Warner Aspect, 2000, 282 pages, C$9.99 mmpb, ISBN 0-446-61027-5
As a big fan of Peter F. Hamilton’s Night’s Dawn Trilogy, I was naturally curious about the “companion guide” to the series, a handbook bringing together in one handy volume all the considerable background information that served as source material for his 3000+ pages opus.
My first impression was that this would be a fan-gouging rip-off, an impression scarcely dispelled by the cheap trichrome cover recycling graphic elements from previous book covers. The slim volume should have warned me, but no, nooo, I had to buy the darn thing.
After reading it all, I won’t ask for a refund… but I’m still not totally happy about the end result.
It’s not as if it’s not exactly what it purports to be; a handbook describing the universe in which the Night’s Dawn trilogy takes place. Successive sections examine the political environment (Adamist and Edenist cultures), hardware (starship and weapons), players (confederation members; Sol, Ombey, Tranquility, New California and the other planets/asteroids/habitats on which the series takes place) and alien races. There is also a dramatis personae (with a few details) and a timeline of event from here to then, though the last two can also be found in the trilogy books themselves.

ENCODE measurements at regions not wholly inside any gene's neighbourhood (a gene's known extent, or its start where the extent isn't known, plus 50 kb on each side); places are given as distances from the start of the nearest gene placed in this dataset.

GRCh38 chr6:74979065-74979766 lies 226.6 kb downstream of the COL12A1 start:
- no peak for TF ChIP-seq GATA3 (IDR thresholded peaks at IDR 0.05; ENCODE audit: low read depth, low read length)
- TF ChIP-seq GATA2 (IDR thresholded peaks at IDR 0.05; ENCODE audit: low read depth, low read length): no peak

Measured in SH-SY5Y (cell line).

The first, and most discouraging conclusion formed after reading the Confederation Handbook is that there isn’t much in here that isn’t mentioned somewhere in the books. It’s presented in an organized fashion, of course, but there aren’t any startling revelations here for those who have read the series. (The story of Edenism is already well-described in the short story collection A Second Chance at Eden)
I was also disappointed by the patchy organization of the book. Oh, it’s not as if everything isn’t at its place, but I would have preferred numbered headers (eg; 188.8.131.52: Earth Government), especially in Section 3 where the multiple levels of information are occasionally confusing. There are also patches where information provided for one entity isn’t provided for another (or is simple glossed over quickly), reflecting the amount of information available in the novels themselves.
Faced with this, we can justifiably ask who is the audience for that book. Role-Playing Games enthusiasts will certainly enjoy having all that world-building information coherently organized, as would universe-building writers looking for inspiration.
To Hamilton’s credit, the Handbook doesn’t contain many spoilers, making it a useful reference book for anyone reading the series. (Whatever spoilers there are are concentrated in the latter xenoc and characters section, and seemed clearly identified; avoid reading the detailed dramatic personae and the post-2611 information!)
One thing in which the Confederation Handbook excels, though, is in evoking comfy memories of the original trilogy. Seeing all the background information squeezed in one coherent whole clearly illustrates the richness of Hamilton’s universe, as well as the dramatic possibilities so entertainingly exploited throughout the trilogy. If I hadn’t already read the trilogy, I’d be sold on doing so by now.
Ultimately, though, the Confederation Handbook is a strange object, halfway between curio, resource and cash-grab. If you think this is a type of book that would appeal to you, by all means go make your local SF bookstore owner happy. If you have the slightest doubt that you’d be better off borrowing it from the bookstore, though, steer clear and follow your instinct. It’s not bad or disappointing, but it’s quite redundant.